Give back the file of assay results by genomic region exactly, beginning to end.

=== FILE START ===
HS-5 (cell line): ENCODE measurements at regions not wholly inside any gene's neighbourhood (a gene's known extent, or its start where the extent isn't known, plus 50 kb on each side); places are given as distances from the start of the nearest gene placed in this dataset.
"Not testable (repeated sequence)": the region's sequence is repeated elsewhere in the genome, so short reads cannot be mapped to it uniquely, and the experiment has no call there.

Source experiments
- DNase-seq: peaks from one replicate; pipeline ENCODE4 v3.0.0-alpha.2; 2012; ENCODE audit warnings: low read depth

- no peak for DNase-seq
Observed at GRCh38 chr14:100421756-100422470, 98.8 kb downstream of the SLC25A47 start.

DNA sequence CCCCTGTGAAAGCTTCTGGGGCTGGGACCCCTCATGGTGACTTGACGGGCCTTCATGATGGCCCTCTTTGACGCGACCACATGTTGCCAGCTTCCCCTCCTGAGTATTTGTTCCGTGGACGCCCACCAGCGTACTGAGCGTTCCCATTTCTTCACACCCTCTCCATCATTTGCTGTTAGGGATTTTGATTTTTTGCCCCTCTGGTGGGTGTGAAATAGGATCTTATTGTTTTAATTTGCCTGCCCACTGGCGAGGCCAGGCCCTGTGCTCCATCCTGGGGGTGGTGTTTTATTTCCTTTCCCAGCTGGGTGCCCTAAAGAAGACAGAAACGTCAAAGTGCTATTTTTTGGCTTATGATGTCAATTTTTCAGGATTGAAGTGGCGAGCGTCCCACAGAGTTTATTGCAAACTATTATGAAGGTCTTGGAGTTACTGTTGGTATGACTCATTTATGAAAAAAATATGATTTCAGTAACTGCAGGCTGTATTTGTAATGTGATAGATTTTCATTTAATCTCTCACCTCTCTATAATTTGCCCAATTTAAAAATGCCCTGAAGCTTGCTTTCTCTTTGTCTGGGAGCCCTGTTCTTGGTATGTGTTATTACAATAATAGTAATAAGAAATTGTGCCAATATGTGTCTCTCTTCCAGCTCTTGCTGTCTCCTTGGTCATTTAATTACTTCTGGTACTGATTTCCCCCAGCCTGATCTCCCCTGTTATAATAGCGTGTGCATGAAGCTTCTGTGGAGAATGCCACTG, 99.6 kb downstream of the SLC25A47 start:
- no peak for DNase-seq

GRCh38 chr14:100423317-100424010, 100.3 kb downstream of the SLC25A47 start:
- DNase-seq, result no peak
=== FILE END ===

HS-5 (cell line): ENCODE measurements at regions not wholly inside any gene's neighbourhood (a gene's known extent, or its start where the extent isn't known, plus 50 kb on each side); places are given as distances from the start of the nearest gene placed in this dataset.
"Not testable (repeated sequence)": the region's sequence is repeated elsewhere in the genome, so short reads cannot be mapped to it uniquely, and the experiment has no call there.

Source experiments
- DNase-seq: peaks from one replicate; pipeline ENCODE4 v3.0.0-alpha.2; 2012; ENCODE audit warnings: low read depth

- no peak for DNase-seq
Observed at GRCh38 chr14:100421756-100422470, 98.8 kb downstream of the SLC25A47 start.

DNA sequence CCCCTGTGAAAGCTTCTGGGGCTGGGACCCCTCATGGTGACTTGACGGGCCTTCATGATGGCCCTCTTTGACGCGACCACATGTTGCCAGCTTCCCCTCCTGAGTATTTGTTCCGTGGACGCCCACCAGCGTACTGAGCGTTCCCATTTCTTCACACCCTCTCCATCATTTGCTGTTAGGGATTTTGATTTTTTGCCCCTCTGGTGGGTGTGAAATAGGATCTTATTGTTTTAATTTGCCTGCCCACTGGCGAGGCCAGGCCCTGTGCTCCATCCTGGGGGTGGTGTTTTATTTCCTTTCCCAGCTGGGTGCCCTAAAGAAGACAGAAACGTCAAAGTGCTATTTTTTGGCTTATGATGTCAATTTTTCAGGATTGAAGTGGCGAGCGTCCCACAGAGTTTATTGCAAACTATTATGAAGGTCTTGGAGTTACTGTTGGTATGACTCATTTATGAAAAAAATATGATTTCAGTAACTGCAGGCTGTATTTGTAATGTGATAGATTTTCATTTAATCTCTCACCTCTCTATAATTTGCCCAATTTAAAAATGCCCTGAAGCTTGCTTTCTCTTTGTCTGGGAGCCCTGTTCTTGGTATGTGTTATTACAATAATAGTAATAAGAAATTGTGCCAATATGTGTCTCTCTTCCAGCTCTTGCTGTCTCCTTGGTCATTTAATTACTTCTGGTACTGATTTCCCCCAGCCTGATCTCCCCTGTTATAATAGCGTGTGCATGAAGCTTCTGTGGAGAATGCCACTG, 99.6 kb downstream of the SLC25A47 start:
- no peak for DNase-seq

GRCh38 chr14:100423317-100424010, 100.3 kb downstream of the SLC25A47 start:
- DNase-seq, result no peak